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EPA releases 2003 nationwide Toxics Release Inventory data, Arizona toxics releases down 85 percent over prior year
Release Date: 5/11/2005
Contact Information: Lisa Fasano (415) 947-4307
SAN FRANCISCO -- From 2002 to 2003 industries in Arizona reported an 85 percent decrease in the amount of toxic chemicals released into the air, land and water, according to new data released today by the U.S. Environmental Protection Agency.
The data comes from the EPA's Toxics Release Inventory, an annual measure of toxic chemical releases, transfers and waste generated by facilities in the United States.
"TRI continues to be a useful tool for states, counties and communities to know what types and amounts of chemicals are present in their neighborhoods," said Wayne Nastri, EPA's administrator for the Pacific Southwest region. "This is good news for the Grand Canyon state."
A 2003 court decision determined that non persistent, bioaccumulative and toxic chemicals present in waste rock are eligible for an exemption if present below certain established thresholds. This decision better defines what is a reportable release from waste. Prior to this decision mining facilities were required to consider all concentrations of toxic chemicals in waste rock. This clarification of the requirements led to Arizona's total overall decrease of 280 million pounds of reported land releases primarily from copper mining facilities.
In Arizona, 288 facilities reported 48.3 million pounds of toxic chemical releases, down 85 percent from 2002 reporting levels.
Air emissions of toxic chemicals for non-mining facilities increased 3.6 percent primarily from Arizona Electric Power Cooperative Inc., whose primary releases were of hydrogen fluoride, hydrochloric acid and sulfuric acid.
Water releases also increased by 10.1 percent from the non-mining sector. This was primarily due to 817 pounds of chlorine releases at the U.S. DOI Bureau of Reclamation Yuma Area Office. Land releases from non-mining facilities increased 640,000 pounds, the majority contributed by electric generating facilities.
Total releases include toxic chemicals discharged to air, water, underground injection, land (including landfills), and the amount transferred off-site for disposal.
Many mines extract, move, store, process, and dispose of large amounts of waste rock and ore materials that often contain low concentrations of naturally occurring metals. The vast majority of this material is placed on the land, and the metals are reported as on-site releases to land. There are also air releases from ore processing and metal refining operations.
Nearly 4.9 million pounds of total on- and off-site releases of lead and lead compounds were reported in Arizona. Ninety-four percent of these releases were land releases from the metal mining and primary metal facilities which experienced a decrease of 6.7 million pounds.
Nationwide, disposal and other releases of TRI chemicals totaled almost 4.44 billion pounds from over 23,000 U.S. facilities submitting over 91,000 chemical forms. From reporting year 2002 to 2003, there was a 6 percent decrease in total disposal or other releases into the environment. This was largely attributable to the metal mining sector (18 percent)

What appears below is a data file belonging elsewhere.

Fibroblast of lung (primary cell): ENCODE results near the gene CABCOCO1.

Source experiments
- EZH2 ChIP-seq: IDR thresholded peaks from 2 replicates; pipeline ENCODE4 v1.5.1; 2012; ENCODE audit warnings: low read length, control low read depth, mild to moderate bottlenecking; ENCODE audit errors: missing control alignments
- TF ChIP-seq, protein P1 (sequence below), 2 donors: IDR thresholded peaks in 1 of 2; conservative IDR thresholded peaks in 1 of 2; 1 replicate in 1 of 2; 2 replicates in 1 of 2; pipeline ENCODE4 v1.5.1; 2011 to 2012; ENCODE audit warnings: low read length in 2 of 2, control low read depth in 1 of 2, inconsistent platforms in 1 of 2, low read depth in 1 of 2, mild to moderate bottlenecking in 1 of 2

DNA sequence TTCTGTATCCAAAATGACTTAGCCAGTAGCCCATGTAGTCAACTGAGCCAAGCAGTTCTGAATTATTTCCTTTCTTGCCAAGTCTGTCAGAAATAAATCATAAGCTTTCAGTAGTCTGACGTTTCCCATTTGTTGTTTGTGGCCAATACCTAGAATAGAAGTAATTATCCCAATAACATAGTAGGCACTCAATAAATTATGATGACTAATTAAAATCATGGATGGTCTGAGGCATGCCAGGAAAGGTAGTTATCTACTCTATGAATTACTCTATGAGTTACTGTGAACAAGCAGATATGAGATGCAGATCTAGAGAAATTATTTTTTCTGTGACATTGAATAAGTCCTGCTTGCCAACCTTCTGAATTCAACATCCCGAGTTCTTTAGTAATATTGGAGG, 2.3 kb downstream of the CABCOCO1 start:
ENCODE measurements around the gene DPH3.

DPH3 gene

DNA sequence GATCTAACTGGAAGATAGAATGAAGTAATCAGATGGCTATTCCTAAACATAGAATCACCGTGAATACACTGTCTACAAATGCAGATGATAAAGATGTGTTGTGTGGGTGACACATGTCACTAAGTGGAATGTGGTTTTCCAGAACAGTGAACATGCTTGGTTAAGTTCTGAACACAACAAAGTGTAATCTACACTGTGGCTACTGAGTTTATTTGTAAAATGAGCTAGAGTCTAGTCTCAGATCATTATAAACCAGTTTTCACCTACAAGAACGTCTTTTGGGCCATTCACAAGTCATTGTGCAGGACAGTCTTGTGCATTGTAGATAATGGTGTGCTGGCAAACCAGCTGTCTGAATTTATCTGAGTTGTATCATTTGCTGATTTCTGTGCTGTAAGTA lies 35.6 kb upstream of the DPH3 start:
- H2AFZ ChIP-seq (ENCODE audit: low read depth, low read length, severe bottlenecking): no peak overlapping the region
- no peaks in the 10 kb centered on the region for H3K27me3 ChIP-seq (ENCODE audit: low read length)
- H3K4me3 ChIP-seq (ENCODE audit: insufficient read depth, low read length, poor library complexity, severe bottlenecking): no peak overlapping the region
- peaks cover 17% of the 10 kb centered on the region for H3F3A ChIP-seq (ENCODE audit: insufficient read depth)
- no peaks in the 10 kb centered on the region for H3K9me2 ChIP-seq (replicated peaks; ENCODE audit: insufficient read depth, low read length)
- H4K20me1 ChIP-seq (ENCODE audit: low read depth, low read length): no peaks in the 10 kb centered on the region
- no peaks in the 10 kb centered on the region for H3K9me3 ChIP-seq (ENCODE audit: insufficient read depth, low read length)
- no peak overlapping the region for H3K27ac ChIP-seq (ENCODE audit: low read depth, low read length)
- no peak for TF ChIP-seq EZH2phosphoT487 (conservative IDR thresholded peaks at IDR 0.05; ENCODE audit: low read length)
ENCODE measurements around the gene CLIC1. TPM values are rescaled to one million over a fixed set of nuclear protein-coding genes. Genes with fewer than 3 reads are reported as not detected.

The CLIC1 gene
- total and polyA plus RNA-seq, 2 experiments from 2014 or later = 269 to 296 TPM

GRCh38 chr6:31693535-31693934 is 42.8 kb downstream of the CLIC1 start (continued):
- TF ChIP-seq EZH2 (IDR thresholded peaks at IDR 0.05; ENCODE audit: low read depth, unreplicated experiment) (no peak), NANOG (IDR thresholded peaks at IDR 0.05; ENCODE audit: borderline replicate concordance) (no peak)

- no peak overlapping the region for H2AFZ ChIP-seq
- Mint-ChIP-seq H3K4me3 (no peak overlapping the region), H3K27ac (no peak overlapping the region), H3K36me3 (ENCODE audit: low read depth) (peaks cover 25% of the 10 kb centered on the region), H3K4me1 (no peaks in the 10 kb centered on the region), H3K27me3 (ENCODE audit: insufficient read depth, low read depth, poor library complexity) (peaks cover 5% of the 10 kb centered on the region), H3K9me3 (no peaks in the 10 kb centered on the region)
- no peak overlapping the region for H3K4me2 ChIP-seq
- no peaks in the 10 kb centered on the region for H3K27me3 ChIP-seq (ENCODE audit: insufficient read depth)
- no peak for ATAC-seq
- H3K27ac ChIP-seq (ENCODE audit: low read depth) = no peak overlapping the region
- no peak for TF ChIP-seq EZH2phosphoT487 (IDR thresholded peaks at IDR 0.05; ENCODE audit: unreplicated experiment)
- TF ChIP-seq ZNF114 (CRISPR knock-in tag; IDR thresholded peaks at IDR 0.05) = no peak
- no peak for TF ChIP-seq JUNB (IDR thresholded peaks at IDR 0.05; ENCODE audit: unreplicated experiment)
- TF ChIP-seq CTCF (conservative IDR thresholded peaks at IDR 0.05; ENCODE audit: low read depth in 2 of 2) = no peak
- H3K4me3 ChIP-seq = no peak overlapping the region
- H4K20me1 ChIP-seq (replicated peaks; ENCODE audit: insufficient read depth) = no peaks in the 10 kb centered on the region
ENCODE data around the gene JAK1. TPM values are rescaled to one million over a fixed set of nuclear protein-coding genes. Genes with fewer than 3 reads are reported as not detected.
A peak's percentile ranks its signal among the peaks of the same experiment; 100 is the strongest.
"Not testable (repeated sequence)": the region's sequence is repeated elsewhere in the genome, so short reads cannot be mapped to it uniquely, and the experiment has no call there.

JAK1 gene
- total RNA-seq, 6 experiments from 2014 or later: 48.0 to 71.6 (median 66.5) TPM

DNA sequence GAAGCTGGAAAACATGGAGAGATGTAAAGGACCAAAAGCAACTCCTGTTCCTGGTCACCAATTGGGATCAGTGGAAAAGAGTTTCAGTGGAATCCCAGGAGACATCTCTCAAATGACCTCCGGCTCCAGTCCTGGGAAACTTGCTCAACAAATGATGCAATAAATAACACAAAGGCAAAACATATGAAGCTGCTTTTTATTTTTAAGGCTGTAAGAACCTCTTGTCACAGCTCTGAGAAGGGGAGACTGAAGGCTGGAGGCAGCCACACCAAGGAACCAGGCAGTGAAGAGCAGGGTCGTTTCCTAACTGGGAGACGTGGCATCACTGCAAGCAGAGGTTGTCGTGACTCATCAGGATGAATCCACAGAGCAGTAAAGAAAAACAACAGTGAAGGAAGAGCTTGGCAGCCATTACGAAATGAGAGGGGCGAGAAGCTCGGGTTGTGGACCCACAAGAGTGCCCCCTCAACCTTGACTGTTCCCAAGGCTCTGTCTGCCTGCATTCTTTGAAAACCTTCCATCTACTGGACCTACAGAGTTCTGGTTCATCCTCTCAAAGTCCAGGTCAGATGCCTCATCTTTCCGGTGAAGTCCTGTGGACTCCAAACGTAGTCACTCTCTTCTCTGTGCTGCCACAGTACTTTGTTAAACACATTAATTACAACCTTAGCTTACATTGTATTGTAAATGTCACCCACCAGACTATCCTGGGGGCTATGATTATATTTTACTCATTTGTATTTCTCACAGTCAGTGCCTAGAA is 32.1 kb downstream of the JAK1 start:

Since 1987, manufacturing facilities have been reporting their releases of 650 toxic chemicals and chemical categories under this program. Federal facilities began reporting in 1994. In 1998, seven additional industry sectors began reporting their toxic chemical releases for the first time including: metal and coal mining, electricity generation, commercial hazardous waste treatment, solvent recovery, petroleum bulk terminals, and wholesale chemical distributors.
The reporting of data to the Toxics Release Inventory is required under the federal Emergency Planning and Community Right-to-Know Act, passed in 1986. This program has been credited with arming communities with valuable knowledge and encouraging facilities to reduce their releases of toxic chemicals into the environment through source reduction, or pollution prevention measures.
The top 10 facilities for total on- and off-site releases in Arizona are:
1 Phelps Dodge Miami, Inc. (Claypool, Gila County) with 13.6 million pounds.
2 ASARCO Inc. Ray Complex Hayden Smelter & Concentrator (Hayden, Gila County) with 12.4 million pounds.
3 Phelps Dodge Morenci Inc. (Morenci, Greenlee County) with 4.5 million pounds.
4 Tucson Electric Power Co. Springerville Generating Station (Springerville, Apache County) with 3 million lbs.
5 Phelps Dodge Sierrita Inc. (Green Valley, Pima County) with 2.1 million pounds
6 Navajo Generating Station (Page, Coconino County) with 1.9 million pounds.
7 Cholla Power Plant (Joseph City, Navajo County) with 1.5 million pounds.
8 Phelps Dodge Bagdad Inc. (Bagdad, Yavapai County) with 1.2 million pounds.
9 Coronado Generating Station (Saint Johns, Apache County with 1.2 million pounds.
10 ASARCO Inc. Mission Complex (Sahuarita, Pima County) with 1.1 million pounds.
Fact sheets and additional information on the 2003 TRI data for Arizona are available at
The following Web sites also provide useful information on TRI: https://www.epa.gov/triexplorer/ and https://www.epa.gov/enviro
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